The Senate voted on Monday, March 26, the changes to the three justice laws that have determined many controversies and street protests in 2017.
The Parliament had to review the three laws initially adopted at the end of last year, after the Constitutional Court ruled that some of the provisions were unconstitutional. The laws were once again passed by the Parliament in an accelerated procedure, without much debate, local Mediafax reported.
The most important changes were brought to the law on the status of magistrates. The new form of this law completely removes the president from the procedure to appoint the president, vice president and section heads at the High Court of Cassation and Justice, Romania’s highest court. The appointment will be made by the Judge Section within the Superior Magistracy Council (CSM), which will also have the power to revoke the supreme court heads.
Moreover, the president will only be allowed to refuse once the justice minister’s proposals for the chief prosecutor positions at the top of the main prosecution bodies in Romania, namely the general prosecutor, the chief anticorruption prosecutor and the chief anti-organized crime prosecutor.
The Senate also adopted a slightly different definition for judicial error. The state will be able to go to court against prosecutors and judges who act in bad faith or with gross negligence leading to wrongful convictions.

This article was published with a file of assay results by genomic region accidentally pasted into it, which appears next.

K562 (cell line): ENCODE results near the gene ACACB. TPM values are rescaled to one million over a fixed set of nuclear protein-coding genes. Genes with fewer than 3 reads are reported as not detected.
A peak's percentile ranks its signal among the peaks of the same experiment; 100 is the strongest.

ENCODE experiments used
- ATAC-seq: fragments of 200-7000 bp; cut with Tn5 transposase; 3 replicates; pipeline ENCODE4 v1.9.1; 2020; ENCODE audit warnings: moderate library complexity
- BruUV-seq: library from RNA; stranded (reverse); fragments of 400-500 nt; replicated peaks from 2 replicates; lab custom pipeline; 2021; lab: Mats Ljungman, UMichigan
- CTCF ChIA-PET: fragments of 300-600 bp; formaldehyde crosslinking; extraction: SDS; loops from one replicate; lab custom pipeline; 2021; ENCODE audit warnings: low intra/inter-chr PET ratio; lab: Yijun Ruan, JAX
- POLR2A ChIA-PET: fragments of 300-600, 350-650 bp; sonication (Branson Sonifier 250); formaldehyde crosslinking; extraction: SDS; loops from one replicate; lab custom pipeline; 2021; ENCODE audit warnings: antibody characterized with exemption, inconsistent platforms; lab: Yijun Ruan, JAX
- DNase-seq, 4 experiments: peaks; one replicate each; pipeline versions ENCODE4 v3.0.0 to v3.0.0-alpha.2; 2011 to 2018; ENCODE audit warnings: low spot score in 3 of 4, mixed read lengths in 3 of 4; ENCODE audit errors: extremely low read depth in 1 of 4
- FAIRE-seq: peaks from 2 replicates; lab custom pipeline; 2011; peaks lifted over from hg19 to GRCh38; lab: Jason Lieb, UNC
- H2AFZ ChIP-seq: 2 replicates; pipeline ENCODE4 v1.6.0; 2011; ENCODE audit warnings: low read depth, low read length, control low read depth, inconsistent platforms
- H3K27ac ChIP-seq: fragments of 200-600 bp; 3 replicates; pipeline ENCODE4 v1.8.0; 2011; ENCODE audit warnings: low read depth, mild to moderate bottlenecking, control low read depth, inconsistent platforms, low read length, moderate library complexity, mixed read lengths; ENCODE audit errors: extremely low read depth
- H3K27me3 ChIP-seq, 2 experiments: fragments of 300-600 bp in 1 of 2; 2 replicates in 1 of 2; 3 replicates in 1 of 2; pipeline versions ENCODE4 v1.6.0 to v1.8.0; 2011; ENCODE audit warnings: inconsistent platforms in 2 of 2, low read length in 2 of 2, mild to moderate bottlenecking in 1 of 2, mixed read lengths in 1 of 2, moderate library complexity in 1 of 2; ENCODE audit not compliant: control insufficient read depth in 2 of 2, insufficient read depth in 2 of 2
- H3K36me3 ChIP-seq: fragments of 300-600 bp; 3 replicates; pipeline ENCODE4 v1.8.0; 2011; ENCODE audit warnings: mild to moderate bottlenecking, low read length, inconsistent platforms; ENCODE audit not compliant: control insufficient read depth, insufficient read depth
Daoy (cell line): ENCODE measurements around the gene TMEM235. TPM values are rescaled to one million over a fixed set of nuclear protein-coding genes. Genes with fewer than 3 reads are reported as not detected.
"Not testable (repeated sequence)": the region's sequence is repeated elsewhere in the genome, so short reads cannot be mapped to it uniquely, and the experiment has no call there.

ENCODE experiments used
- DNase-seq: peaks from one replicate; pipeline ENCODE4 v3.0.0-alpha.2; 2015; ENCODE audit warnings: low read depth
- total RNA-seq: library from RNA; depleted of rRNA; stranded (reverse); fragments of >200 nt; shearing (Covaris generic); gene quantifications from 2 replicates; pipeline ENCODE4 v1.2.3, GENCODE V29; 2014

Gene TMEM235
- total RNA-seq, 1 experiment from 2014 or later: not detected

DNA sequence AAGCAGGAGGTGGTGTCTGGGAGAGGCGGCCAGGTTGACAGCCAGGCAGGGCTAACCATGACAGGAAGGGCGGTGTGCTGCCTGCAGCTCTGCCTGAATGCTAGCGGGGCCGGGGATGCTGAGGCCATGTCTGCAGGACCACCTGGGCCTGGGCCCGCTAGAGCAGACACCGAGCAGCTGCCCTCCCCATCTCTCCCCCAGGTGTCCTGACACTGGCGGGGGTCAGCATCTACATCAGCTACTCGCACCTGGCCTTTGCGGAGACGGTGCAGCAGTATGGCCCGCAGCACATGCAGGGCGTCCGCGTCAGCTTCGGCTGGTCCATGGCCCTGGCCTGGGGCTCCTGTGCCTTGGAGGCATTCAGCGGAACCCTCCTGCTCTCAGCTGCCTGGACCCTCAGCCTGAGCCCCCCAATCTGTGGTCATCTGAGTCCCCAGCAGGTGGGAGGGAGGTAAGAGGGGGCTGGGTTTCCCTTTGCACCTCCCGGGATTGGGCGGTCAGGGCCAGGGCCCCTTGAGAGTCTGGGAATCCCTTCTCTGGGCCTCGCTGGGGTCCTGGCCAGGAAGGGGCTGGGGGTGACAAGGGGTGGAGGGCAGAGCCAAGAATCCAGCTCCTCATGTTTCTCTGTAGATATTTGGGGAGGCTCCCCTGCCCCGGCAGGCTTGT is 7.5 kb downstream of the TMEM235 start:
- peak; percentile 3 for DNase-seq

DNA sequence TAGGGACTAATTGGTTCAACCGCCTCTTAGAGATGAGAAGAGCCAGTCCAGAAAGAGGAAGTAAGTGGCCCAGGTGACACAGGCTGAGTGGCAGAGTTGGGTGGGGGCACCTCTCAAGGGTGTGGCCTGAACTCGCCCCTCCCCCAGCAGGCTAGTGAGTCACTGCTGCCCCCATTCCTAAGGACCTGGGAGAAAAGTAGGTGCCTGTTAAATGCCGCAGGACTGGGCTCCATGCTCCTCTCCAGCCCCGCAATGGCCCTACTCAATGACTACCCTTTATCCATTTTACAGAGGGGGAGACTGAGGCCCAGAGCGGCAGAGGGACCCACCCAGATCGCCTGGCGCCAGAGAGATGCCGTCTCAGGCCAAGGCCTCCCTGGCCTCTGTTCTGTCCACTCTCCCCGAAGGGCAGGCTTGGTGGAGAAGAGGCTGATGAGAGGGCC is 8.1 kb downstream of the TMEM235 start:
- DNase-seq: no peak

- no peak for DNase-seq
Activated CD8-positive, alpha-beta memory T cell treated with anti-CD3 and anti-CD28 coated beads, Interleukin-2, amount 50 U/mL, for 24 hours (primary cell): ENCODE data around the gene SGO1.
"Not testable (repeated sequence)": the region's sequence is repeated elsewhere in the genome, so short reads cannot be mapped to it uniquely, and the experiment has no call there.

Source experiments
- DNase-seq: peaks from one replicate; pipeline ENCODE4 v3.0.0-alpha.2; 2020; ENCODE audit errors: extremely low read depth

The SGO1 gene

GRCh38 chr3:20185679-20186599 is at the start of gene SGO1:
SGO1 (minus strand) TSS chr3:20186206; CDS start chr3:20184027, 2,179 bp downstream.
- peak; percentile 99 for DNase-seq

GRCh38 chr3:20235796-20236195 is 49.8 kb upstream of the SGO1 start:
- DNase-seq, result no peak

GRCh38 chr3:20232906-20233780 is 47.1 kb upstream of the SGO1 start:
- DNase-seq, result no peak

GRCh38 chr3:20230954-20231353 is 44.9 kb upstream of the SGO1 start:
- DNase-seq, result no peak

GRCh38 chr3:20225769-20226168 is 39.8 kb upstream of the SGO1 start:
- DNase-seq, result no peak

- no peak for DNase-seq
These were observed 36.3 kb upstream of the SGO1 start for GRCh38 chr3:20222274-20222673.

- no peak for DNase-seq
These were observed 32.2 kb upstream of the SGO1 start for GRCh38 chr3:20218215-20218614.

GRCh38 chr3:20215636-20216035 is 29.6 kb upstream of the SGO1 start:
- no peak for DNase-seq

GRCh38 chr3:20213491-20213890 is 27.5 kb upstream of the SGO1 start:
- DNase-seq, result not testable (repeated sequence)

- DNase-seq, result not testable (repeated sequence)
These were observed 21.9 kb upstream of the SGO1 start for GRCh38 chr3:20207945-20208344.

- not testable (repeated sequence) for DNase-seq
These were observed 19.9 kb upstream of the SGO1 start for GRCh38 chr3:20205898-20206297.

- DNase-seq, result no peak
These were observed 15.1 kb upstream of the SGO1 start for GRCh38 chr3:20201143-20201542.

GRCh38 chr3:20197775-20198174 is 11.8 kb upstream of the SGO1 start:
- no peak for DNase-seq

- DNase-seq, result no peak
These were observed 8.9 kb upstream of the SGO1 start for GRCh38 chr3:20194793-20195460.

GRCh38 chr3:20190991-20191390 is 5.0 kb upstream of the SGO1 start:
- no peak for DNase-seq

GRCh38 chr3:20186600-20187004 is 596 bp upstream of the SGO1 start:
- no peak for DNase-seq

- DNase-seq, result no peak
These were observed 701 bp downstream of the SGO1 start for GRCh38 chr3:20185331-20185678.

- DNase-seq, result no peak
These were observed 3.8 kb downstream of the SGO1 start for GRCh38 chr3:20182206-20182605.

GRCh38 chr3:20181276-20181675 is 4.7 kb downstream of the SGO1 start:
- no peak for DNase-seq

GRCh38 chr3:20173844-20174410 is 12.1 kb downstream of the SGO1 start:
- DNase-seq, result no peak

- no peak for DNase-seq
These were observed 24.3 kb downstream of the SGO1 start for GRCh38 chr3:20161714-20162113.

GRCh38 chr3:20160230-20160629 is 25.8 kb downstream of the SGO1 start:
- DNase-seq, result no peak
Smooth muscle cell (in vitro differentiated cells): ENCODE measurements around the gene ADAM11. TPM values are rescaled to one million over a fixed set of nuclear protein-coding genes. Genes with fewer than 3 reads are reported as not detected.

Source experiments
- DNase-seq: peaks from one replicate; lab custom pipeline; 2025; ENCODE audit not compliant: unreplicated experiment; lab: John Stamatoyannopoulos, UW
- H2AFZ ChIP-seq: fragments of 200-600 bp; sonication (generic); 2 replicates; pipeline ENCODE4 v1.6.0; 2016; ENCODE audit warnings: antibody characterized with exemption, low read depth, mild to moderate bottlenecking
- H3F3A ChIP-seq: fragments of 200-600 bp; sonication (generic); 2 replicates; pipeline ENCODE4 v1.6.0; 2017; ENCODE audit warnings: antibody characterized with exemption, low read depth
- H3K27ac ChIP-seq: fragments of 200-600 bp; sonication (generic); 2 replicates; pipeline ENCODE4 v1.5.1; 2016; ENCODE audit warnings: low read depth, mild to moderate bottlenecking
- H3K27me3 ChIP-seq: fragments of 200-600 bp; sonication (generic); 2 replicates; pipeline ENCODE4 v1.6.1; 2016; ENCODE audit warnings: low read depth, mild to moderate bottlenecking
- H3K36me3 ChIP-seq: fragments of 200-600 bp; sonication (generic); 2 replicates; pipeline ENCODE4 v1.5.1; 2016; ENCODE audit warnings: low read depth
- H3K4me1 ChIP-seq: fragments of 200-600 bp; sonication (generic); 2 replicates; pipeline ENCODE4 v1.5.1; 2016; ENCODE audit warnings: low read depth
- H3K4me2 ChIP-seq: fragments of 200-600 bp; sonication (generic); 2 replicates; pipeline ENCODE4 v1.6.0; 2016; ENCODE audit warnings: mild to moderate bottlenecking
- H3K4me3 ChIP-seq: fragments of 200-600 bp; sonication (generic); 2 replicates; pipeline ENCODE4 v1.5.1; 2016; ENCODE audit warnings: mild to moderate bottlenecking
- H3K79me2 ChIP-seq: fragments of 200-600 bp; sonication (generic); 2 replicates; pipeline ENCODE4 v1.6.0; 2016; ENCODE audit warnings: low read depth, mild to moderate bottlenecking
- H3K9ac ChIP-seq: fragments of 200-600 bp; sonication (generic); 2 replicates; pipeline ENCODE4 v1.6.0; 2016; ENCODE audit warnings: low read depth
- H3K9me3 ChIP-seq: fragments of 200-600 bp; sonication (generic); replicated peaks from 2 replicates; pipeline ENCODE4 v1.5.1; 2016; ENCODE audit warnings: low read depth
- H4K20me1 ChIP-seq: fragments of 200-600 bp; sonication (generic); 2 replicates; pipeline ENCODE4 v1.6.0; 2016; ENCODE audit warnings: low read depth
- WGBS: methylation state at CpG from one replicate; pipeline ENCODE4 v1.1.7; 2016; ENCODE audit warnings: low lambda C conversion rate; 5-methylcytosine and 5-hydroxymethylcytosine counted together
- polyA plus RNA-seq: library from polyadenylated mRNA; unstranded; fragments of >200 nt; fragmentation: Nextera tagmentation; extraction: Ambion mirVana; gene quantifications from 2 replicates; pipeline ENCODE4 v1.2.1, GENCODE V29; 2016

The changes to the justice laws were intensely debated last year. The opposition and magistrates claimed these changes would lead to political control over the justice system and the European Commission expressed its concern asking the Parliament for a wider debate on the matter. The Parliament was also recommended to seek the Venice Commission’s advice on these changes.
However, the ruling coalition’s MPs claimed that no one has been able to indicate the law provisions that affect the magistrates’ independence and pushed them again through the Parliament in an accelerated procedure. The laws will now go to president Klaus Iohannis for promulgation.
The opposition parties said they would once again challenge the new laws at the Constitutional Court.